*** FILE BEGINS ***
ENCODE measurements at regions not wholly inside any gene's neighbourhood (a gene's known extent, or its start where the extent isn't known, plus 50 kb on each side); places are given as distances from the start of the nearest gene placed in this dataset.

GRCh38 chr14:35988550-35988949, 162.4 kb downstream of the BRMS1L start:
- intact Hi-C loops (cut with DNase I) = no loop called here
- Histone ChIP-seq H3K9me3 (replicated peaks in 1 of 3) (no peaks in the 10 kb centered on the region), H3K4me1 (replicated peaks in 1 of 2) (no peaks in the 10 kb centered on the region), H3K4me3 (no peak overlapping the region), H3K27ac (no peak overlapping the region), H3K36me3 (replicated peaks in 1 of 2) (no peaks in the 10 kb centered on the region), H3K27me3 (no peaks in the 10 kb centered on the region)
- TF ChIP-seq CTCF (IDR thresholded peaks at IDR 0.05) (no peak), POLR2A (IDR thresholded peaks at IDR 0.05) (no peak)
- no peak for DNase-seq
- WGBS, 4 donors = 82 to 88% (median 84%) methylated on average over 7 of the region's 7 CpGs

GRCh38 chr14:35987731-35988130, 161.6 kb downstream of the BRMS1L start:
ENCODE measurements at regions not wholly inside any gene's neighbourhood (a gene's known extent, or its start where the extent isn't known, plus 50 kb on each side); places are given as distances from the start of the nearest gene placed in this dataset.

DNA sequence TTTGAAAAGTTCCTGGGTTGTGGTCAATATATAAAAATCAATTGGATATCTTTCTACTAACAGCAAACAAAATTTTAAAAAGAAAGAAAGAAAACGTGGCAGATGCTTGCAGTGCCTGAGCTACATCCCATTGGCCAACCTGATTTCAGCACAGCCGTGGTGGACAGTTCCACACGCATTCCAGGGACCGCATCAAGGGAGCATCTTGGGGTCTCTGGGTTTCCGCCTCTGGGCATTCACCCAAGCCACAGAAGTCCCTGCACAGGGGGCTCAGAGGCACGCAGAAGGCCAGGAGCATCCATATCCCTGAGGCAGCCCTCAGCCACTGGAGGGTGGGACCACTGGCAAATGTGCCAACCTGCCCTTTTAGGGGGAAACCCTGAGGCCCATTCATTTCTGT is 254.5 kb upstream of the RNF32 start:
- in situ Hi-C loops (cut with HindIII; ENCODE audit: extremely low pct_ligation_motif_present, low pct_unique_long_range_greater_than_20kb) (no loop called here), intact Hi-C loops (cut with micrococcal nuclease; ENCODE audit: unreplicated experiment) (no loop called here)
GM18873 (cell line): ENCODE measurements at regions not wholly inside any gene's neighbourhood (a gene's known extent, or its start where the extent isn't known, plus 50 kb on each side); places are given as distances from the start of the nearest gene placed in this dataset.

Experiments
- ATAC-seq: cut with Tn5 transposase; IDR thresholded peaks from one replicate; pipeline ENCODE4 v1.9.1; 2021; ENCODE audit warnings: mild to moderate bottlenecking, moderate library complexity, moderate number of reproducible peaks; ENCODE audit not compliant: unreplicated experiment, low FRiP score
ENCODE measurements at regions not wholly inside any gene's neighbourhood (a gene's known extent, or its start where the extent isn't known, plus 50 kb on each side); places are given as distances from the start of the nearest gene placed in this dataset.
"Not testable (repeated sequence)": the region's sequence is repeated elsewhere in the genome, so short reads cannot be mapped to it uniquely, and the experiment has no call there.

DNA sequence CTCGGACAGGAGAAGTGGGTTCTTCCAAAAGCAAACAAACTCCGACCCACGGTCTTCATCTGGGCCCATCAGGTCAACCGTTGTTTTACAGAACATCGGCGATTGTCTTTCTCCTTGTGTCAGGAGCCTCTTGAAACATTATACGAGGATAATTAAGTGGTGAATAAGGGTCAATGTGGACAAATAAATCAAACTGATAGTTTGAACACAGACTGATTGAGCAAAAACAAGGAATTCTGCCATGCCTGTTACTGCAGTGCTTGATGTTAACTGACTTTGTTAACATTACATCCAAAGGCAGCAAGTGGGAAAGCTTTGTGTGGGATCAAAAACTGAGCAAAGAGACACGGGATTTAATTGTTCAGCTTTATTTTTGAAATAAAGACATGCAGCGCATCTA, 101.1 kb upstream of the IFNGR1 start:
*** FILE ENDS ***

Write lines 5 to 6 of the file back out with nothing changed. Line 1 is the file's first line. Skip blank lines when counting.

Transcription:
- TF ChIP-seq CTCF (IDR thresholded peaks at IDR 0.05) (no peak), POLR2A (IDR thresholded peaks at IDR 0.05) (no peak)
- no peak for DNase-seq